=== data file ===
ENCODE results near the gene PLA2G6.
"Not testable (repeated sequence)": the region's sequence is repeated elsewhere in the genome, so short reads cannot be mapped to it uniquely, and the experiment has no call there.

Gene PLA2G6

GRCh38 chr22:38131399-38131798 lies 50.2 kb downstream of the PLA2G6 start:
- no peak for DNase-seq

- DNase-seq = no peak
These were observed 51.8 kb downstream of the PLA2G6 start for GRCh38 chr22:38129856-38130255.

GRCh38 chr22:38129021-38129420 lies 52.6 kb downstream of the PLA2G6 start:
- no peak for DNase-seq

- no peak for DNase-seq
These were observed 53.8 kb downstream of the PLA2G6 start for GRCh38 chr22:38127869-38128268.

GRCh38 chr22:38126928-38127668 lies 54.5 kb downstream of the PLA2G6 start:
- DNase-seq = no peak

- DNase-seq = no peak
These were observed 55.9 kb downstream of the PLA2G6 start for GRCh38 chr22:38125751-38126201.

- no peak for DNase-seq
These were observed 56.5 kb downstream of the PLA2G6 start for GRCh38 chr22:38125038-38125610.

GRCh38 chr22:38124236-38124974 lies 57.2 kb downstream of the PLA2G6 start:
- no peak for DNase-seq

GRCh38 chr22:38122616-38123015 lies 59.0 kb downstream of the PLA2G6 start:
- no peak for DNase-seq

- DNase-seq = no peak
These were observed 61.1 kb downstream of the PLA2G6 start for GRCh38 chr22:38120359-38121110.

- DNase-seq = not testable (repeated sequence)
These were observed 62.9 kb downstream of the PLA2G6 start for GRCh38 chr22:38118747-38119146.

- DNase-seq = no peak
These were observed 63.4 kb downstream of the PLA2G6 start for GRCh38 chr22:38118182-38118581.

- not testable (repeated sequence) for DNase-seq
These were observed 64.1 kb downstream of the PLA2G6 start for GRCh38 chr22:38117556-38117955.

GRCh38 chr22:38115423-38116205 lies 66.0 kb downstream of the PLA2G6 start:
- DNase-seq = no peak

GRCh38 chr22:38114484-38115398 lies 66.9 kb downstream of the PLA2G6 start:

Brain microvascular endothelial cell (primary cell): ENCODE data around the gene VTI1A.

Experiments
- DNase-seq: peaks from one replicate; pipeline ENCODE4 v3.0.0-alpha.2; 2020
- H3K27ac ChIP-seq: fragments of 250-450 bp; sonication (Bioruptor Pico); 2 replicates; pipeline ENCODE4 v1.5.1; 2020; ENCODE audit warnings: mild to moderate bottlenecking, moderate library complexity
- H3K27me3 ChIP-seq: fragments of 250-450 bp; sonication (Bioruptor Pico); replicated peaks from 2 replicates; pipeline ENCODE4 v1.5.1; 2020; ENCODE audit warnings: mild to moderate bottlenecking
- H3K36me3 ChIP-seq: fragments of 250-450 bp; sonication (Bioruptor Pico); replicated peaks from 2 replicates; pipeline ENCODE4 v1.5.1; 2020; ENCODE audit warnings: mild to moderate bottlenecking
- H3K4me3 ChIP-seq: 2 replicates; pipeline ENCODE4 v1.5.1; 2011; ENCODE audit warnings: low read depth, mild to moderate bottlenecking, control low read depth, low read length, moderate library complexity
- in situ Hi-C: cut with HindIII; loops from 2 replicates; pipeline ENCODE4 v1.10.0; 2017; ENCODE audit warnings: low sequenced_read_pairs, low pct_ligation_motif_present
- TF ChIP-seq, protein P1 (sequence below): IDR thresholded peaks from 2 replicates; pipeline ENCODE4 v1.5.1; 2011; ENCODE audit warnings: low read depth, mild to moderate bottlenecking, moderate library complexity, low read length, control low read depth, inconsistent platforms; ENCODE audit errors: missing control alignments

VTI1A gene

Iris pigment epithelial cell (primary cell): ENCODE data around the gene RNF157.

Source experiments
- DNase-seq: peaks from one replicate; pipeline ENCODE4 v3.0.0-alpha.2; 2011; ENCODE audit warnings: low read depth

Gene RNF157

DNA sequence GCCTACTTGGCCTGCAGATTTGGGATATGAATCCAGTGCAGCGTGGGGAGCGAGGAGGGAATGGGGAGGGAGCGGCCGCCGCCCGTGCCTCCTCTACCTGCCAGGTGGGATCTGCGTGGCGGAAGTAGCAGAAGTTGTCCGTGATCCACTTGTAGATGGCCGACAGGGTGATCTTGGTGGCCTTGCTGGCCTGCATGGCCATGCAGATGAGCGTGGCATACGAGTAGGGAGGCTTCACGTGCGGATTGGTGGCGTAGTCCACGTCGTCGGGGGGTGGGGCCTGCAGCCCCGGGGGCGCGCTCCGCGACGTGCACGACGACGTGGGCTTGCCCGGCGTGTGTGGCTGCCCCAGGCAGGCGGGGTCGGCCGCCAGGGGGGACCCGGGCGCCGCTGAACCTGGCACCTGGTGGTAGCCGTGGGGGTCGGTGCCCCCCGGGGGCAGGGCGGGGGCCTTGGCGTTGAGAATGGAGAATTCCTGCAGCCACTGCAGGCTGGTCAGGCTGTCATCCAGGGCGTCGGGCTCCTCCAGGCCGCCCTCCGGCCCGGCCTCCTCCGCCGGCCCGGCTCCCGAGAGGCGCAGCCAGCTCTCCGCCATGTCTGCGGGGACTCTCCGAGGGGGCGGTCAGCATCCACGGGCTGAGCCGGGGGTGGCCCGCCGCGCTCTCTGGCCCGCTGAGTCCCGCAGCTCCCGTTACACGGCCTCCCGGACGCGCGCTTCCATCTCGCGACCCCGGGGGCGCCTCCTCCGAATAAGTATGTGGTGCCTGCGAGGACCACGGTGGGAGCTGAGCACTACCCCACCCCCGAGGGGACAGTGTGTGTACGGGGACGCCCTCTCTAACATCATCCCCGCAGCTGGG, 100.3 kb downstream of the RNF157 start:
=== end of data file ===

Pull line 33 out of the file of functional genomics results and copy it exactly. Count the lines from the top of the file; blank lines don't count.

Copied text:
Brain microvascular endothelial cell (primary cell): ENCODE data around the gene VTI1A.